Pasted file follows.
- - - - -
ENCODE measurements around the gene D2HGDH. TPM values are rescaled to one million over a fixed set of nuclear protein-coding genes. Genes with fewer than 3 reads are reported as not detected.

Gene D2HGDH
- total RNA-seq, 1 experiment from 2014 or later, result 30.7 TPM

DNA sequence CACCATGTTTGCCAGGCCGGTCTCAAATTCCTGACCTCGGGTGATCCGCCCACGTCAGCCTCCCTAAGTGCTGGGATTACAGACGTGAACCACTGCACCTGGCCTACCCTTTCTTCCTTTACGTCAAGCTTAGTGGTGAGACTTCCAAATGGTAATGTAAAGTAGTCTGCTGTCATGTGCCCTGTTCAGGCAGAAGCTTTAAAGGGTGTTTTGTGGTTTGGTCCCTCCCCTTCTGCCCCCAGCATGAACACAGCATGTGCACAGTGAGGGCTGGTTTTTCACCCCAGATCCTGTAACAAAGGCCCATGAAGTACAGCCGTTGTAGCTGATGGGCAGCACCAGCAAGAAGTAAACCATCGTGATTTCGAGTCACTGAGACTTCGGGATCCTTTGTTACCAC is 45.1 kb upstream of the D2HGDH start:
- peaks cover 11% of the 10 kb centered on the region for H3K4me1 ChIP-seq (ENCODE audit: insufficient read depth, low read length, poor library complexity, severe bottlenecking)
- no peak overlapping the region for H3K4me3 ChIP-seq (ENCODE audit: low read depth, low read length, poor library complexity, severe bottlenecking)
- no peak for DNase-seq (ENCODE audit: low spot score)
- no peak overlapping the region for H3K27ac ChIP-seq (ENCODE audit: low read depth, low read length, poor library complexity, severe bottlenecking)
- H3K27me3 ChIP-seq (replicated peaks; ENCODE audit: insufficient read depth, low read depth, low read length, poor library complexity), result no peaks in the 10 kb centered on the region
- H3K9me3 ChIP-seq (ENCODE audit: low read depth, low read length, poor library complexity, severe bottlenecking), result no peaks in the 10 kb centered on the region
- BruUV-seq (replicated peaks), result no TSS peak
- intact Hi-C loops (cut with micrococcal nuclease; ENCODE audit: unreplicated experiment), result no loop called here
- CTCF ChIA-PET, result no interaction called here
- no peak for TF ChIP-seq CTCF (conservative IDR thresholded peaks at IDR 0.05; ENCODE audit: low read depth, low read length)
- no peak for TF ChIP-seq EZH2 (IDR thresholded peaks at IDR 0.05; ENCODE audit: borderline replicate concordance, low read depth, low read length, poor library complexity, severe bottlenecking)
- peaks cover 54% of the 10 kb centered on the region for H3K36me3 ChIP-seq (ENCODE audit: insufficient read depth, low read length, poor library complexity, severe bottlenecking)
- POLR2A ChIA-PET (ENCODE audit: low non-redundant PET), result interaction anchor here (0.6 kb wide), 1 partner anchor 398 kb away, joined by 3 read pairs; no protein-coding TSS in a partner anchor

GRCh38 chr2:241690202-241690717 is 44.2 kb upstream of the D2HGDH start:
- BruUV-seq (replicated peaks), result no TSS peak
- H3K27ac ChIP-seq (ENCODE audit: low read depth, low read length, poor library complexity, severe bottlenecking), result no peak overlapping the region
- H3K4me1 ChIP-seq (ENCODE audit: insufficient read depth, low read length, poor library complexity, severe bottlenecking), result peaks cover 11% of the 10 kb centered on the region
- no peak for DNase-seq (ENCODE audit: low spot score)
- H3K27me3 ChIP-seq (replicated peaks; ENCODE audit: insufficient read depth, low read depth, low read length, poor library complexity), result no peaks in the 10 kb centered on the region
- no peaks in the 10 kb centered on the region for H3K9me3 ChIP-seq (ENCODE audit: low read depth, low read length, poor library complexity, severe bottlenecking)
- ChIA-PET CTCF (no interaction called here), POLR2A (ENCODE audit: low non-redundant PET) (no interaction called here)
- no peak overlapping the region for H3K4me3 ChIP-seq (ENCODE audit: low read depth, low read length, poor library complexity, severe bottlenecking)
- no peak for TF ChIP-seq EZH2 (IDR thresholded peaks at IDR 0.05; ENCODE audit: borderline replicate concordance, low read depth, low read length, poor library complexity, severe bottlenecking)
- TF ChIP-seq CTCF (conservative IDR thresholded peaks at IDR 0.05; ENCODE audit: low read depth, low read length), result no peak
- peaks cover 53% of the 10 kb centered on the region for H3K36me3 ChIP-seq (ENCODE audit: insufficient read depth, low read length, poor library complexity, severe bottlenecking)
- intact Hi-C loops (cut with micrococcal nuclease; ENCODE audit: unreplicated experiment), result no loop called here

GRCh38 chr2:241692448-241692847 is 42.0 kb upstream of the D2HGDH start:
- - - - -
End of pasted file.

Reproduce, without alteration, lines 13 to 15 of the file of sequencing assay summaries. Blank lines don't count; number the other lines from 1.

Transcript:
- CTCF ChIA-PET, result no interaction called here
- no peak for TF ChIP-seq CTCF (conservative IDR thresholded peaks at IDR 0.05; ENCODE audit: low read depth, low read length)
- no peak for TF ChIP-seq EZH2 (IDR thresholded peaks at IDR 0.05; ENCODE audit: borderline replicate concordance, low read depth, low read length, poor library complexity, severe bottlenecking)